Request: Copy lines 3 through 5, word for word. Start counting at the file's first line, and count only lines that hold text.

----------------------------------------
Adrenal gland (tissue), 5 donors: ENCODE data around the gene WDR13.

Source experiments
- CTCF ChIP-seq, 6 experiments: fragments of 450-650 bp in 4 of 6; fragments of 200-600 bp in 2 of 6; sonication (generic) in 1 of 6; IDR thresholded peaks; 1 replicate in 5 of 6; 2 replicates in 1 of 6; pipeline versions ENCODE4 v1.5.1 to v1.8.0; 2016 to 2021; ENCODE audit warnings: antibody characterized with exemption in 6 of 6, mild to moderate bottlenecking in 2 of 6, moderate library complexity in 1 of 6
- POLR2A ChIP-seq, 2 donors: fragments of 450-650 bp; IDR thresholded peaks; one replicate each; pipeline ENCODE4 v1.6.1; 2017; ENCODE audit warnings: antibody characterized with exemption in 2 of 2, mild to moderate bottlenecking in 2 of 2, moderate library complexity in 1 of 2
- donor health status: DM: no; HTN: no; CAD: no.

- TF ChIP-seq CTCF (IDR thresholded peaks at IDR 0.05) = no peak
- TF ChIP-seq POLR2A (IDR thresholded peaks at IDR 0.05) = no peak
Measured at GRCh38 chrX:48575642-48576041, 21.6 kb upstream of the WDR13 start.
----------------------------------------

- CTCF ChIP-seq, 6 experiments: fragments of 450-650 bp in 4 of 6; fragments of 200-600 bp in 2 of 6; sonication (generic) in 1 of 6; IDR thresholded peaks; 1 replicate in 5 of 6; 2 replicates in 1 of 6; pipeline versions ENCODE4 v1.5.1 to v1.8.0; 2016 to 2021; ENCODE audit warnings: antibody characterized with exemption in 6 of 6, mild to moderate bottlenecking in 2 of 6, moderate library complexity in 1 of 6
- POLR2A ChIP-seq, 2 donors: fragments of 450-650 bp; IDR thresholded peaks; one replicate each; pipeline ENCODE4 v1.6.1; 2017; ENCODE audit warnings: antibody characterized with exemption in 2 of 2, mild to moderate bottlenecking in 2 of 2, moderate library complexity in 1 of 2
- donor health status: DM: no; HTN: no; CAD: no.